Museo Ostiense; ©**



Pausanias. Bust at the Musei Capitolini, Roma (Italy). Photo Marco Prins.
Prince Pausanias unexpectedly became commander of the Spartan forces in 480, when king Leonidas was killed in action at Thermopylae, where he had tried to block the Persian advance, and after his brother Cleombrotus died of natural causes. Leonidas' son Pleistarchus was too young to rule, so Cleombrotus' son Pausanias was made regent. In 479, he commanded the Spartan army and its allies at Plataea, where the Persians were defeated (more). In the spring of 478, he led the Greek army to Byzantium, but he lost authority when rumors were spread that he wanted to collaborate with the satrap of nearby Hellespontine Phrygia, Artabazus. He was recalled, accused, found innocent, returned, again recalled, and assassinated. After this incident, Sparta decided to remain outside the Greek war against Persia. Athens, using its navy, continued the struggle, founde the Delian League, and created its empire.
Musei Capitolini, Rome



Pericles. British Museum, London (Britain). Photo Marco Prins.
Although the Athenians were sole masters of the Greek world, they had not decided what kind of foreign policy they were to conduct. Miltiades' son Cimon wanted to cooperate with Sparta, but he was unpopular with the masses. In 462, the radical democrat Pericles (c.495-429) accused him and he had to leave Athens. After 451, Pericles was the leading politician in Athens. Almost every year, he was reelected as general, and controlled the people's assembly. The democracy was developed, the war against Persia continued, and when it was finally over, Pericles started a full-scale building program. The anti-Persian alliance increasingly became an Athenian empire, and in the 430's, Pericles embarked upon an anti-Spartan policy. In 431, the Peloponnesian War broke out. His strategy to wear out Sparta turned out to be a disaster (although the historian Thucydides believed otherwise). Pericles was deposed in the autumn of 430 but almost immediately rehabilitated. However, his death in 429 saved Athens, because it prepared the way for a better strategist, Cleon. He was able to improve Athens' finances, which were running dangerously low.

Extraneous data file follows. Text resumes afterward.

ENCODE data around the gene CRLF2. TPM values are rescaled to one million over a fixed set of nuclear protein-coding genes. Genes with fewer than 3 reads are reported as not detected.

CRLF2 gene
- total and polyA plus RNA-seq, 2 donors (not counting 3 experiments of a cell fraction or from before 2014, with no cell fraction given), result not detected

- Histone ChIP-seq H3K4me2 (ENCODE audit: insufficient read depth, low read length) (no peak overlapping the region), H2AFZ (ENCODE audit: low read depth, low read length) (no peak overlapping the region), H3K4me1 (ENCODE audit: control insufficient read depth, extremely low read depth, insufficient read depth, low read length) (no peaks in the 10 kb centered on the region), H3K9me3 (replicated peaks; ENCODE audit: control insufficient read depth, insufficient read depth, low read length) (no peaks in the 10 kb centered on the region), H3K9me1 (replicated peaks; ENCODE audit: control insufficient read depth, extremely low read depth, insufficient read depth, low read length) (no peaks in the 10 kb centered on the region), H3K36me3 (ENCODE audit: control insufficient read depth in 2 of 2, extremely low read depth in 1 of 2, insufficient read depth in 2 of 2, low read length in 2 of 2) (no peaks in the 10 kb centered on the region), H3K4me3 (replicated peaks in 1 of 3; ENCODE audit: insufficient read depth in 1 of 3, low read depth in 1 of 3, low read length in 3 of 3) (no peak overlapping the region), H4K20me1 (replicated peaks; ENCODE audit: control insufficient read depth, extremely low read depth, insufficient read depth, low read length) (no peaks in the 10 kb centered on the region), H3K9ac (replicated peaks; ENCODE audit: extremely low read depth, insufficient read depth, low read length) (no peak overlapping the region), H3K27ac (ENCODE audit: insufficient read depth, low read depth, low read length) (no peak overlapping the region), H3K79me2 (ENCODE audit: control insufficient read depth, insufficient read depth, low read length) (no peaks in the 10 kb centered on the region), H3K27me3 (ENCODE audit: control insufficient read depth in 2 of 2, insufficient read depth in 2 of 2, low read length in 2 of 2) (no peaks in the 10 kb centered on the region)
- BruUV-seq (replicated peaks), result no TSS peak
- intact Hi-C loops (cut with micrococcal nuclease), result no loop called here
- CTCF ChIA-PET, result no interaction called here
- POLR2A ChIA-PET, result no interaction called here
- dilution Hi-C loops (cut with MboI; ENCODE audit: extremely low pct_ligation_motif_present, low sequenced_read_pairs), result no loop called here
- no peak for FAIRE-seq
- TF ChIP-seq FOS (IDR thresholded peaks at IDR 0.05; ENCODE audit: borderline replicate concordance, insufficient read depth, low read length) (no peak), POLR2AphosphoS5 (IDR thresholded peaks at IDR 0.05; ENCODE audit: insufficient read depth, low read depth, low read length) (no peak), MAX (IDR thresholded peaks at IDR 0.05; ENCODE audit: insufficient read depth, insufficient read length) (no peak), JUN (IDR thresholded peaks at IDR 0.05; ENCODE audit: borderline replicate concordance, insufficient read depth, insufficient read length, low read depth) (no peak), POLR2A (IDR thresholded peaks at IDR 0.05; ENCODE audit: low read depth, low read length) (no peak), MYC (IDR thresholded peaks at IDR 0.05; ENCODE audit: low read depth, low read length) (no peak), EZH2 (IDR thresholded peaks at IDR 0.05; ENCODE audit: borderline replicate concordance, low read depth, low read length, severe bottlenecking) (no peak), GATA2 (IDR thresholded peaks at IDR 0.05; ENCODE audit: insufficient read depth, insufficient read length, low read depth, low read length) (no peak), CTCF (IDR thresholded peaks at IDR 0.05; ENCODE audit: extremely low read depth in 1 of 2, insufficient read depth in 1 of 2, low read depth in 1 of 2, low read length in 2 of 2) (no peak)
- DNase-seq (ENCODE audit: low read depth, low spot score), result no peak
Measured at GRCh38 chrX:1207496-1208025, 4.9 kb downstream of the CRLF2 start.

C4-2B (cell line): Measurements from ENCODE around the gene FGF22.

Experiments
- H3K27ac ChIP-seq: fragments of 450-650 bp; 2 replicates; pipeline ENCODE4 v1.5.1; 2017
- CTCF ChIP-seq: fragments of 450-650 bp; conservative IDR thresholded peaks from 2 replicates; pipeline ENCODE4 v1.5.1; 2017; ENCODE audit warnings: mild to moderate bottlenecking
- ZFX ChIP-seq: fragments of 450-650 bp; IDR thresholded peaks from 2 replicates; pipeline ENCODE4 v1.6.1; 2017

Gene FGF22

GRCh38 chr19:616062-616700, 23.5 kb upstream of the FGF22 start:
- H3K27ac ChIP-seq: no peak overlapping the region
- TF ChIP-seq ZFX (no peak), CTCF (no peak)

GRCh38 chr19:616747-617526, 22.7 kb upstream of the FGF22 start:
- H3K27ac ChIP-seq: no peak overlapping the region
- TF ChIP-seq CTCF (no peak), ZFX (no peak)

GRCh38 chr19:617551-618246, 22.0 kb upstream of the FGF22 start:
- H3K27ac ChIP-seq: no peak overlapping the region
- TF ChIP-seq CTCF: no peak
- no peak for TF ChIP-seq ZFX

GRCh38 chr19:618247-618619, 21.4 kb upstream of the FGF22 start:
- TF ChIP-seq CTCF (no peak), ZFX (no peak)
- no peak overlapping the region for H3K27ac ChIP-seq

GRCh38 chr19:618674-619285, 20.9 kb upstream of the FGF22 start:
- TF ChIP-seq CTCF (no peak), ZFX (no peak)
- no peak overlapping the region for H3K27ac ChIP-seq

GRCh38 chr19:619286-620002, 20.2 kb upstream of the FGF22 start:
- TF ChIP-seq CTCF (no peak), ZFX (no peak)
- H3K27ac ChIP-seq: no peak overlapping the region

British Museum, London



Alcibiades. Musei Capitolini, Roma (Italy). Photo Jona Lendering.